CHARLES GUTHRIE
Well we are, I'm not quite sure whether it's the majority or not but we obviously take huge amount of care over nuclear submarines. We've never had an accident with nuclear submarines for 40 years, since we've been running them so that just shows you just how careful we are and they are being looked at, there's a fault detected so we're checking on the other ones, it seems thoroughly sensible.

DAVID FROST
What, what do you think happened to the Russian submarine?

CHARLES GUTHRIE
I don't really know but it seems to me that they had some catastrophic explosions probably involved in a new piece of equipment but I'm pretty sure, in fact I'm absolutely sure that it wasn't an underwater collision which some people have suggested and there's been some pretty fanciful ideas about what had happened, I think it was just a very serious accident.

DAVID FROST
Just a very serious accident. That picture on the front page of the Telegraph, someone's been very efficient and tidied up the papers on the floor there, but that of the girl who, with the terrible human rights record, who we were training, is that inevitable in a situation like Sierra Leone, that you can't, you can't pick and choose, you can't be choosy?

CHARLES GUTHRIE
Well we are as choosy as we can be, I mean I don't know the history of this woman.

DAVID FROST
No.

CHARLES GUTHRIE
I mean it sounds a ghastly story which I read this morning too and she, the Sierra Leone Police will be taken, will be told about her, I can imagine they will take action. But our job is to take some people, not people like her but people who get sifted by the police and we can't do much sifting ourselves and make sure they understand about human rights and the kind of things she's alleged to have been up to are absolutely unacceptable, that's why we're there.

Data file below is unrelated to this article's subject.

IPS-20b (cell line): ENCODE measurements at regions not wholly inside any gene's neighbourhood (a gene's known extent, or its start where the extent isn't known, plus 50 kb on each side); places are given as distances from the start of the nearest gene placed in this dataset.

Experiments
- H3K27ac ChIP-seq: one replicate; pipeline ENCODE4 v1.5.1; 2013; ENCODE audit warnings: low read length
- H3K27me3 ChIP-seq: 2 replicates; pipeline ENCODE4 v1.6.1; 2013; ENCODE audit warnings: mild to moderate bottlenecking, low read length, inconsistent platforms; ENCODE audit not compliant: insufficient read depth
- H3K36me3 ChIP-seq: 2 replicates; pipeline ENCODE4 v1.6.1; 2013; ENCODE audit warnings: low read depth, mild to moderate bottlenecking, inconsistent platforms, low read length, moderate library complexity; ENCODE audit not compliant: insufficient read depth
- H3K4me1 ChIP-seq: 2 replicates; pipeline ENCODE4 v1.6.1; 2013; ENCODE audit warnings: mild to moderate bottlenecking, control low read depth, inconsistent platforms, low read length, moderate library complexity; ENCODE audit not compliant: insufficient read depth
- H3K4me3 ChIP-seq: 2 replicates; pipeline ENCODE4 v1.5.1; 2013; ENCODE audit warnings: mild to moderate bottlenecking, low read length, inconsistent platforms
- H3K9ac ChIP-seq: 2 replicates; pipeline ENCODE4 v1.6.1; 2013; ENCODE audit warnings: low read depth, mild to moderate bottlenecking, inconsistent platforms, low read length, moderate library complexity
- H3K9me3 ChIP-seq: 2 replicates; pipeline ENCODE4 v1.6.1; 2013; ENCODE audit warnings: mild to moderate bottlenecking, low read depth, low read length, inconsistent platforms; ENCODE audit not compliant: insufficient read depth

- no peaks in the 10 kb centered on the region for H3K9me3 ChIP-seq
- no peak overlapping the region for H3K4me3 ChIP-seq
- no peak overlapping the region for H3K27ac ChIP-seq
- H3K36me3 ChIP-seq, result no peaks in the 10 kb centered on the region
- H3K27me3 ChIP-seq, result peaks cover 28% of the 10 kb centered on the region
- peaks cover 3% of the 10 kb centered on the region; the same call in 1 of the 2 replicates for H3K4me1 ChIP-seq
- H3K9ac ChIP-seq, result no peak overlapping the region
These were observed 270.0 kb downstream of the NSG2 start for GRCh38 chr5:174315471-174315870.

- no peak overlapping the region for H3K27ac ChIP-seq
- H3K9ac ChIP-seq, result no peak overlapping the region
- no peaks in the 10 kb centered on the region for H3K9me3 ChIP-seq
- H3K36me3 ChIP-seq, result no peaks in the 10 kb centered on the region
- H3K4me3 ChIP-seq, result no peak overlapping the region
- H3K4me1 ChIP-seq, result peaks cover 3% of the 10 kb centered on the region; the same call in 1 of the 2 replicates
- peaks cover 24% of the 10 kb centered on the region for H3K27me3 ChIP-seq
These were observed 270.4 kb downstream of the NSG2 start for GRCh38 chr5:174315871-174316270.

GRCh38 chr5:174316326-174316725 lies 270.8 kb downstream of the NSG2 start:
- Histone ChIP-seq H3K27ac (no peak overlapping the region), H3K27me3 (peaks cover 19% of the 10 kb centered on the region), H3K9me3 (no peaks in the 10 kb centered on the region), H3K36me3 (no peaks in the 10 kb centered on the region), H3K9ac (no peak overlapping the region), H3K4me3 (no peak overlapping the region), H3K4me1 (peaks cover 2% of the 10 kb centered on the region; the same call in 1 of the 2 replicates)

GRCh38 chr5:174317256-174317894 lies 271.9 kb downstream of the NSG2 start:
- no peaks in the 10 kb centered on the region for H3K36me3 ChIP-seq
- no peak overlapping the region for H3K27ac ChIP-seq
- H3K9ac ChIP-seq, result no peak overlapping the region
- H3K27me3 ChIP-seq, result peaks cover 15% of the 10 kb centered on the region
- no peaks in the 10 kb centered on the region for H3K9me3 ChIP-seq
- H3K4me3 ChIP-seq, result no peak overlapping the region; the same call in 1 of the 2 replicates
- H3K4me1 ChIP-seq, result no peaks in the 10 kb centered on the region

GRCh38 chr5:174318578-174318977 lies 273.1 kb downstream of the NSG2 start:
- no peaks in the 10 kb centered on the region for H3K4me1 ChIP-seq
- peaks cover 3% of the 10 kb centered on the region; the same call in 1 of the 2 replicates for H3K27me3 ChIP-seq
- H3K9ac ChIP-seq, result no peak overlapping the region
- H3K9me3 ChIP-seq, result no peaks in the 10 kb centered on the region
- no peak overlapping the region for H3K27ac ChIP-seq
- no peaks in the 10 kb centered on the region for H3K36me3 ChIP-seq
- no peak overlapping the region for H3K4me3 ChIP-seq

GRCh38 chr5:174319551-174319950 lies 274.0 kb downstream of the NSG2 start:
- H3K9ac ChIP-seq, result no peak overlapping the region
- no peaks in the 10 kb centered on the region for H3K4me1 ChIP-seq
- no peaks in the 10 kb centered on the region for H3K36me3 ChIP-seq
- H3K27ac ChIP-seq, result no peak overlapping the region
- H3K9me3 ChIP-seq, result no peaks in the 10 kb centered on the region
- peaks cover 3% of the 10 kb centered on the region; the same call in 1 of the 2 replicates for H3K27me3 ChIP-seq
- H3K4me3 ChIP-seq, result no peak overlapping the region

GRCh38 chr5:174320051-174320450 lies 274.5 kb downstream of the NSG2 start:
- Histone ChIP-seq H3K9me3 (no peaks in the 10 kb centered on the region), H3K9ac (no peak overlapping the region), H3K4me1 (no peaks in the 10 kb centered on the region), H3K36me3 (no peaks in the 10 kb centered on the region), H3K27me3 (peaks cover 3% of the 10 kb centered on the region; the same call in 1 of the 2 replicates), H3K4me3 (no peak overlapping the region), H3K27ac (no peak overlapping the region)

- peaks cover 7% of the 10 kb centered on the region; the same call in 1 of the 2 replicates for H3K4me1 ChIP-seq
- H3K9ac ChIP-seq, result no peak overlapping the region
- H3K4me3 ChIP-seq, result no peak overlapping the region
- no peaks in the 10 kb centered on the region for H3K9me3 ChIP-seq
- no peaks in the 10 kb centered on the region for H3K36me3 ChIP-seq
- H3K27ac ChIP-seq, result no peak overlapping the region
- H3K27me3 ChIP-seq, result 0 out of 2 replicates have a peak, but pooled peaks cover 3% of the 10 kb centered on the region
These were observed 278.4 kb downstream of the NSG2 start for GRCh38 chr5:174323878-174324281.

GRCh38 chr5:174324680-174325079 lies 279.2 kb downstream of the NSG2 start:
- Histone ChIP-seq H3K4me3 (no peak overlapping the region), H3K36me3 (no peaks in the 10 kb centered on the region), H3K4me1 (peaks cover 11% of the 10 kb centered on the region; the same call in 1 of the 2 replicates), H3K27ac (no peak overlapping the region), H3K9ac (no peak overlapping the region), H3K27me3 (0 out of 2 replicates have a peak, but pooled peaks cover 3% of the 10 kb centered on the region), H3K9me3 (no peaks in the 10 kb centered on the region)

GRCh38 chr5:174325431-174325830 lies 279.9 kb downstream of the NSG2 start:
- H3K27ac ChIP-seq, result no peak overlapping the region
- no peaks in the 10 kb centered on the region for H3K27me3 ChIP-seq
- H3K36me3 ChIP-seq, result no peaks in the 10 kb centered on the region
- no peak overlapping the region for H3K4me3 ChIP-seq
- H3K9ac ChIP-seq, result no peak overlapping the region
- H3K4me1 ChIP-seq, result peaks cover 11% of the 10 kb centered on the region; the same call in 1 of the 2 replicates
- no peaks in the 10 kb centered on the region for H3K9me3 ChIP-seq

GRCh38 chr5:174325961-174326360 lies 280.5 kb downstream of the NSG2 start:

DAVID FROST
Do you think there has been an element of mission creep in Sierra Leone?

CHARLES GUTHRIE
Well I think mission creep is a sort of clever dick buzz word which gets pushed around by the people. There was no mission creep as far as the airfield was concerned, there was no mission creep as far as evacuating our nationals. We said what we'd do, we said what we'd leave with and we left. We were always going to have a training team, a training team started before this trouble had begun, now what has happened, we have actually got more people on the ground doing the training at the moment because we want to do it quickly and it's very urgent. Once that's happened we will draw our numbers down, I don't really call that mission creep, I call it commonsense.

DAVID FROST
Good word to substitute, good word to substitute. Well we're thrilled with the good news this morning I mean the fighting is going on but as far as you understand our six men are safe?

CHARLES GUTHRIE